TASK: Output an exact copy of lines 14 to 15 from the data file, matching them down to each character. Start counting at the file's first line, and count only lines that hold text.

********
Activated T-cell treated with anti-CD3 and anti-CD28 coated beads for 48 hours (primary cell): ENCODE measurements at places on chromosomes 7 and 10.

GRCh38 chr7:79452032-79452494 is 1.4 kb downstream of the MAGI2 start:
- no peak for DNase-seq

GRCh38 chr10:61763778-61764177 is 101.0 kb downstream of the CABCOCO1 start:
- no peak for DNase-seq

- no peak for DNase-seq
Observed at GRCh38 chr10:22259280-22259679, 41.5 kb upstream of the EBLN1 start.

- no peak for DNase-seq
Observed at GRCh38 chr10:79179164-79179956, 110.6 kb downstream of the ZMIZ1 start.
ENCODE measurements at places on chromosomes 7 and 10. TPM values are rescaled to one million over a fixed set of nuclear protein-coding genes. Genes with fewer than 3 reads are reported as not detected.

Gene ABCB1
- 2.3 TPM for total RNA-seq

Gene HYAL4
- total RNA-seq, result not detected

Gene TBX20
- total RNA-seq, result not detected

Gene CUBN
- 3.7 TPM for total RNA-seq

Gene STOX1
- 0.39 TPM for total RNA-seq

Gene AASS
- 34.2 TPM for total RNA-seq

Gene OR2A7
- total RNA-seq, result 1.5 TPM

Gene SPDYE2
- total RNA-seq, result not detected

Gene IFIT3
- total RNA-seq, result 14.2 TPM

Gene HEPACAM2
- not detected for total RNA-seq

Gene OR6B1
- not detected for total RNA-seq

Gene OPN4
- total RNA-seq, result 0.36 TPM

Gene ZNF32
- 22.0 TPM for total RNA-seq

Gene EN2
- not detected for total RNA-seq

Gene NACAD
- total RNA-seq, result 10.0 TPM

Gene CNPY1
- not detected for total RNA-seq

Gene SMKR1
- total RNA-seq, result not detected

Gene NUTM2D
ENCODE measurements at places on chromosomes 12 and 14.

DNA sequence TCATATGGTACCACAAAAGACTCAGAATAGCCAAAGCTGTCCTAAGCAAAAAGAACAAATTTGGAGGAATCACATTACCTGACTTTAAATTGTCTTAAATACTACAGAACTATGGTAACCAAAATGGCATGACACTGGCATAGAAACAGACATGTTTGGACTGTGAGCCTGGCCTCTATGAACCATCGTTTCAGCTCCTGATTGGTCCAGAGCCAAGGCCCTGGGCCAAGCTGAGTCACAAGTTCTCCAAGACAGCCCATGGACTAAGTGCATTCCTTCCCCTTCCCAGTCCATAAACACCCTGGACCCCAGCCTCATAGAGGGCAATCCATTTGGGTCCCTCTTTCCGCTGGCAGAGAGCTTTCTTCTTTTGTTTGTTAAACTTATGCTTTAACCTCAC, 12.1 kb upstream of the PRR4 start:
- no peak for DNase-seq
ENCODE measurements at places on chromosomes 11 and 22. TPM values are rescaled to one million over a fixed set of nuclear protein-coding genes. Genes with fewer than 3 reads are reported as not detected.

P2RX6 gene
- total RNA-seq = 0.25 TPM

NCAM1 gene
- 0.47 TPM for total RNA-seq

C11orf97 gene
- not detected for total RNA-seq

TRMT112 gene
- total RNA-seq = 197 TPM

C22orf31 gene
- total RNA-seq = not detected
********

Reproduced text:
- total RNA-seq, result not detected

Gene TBX20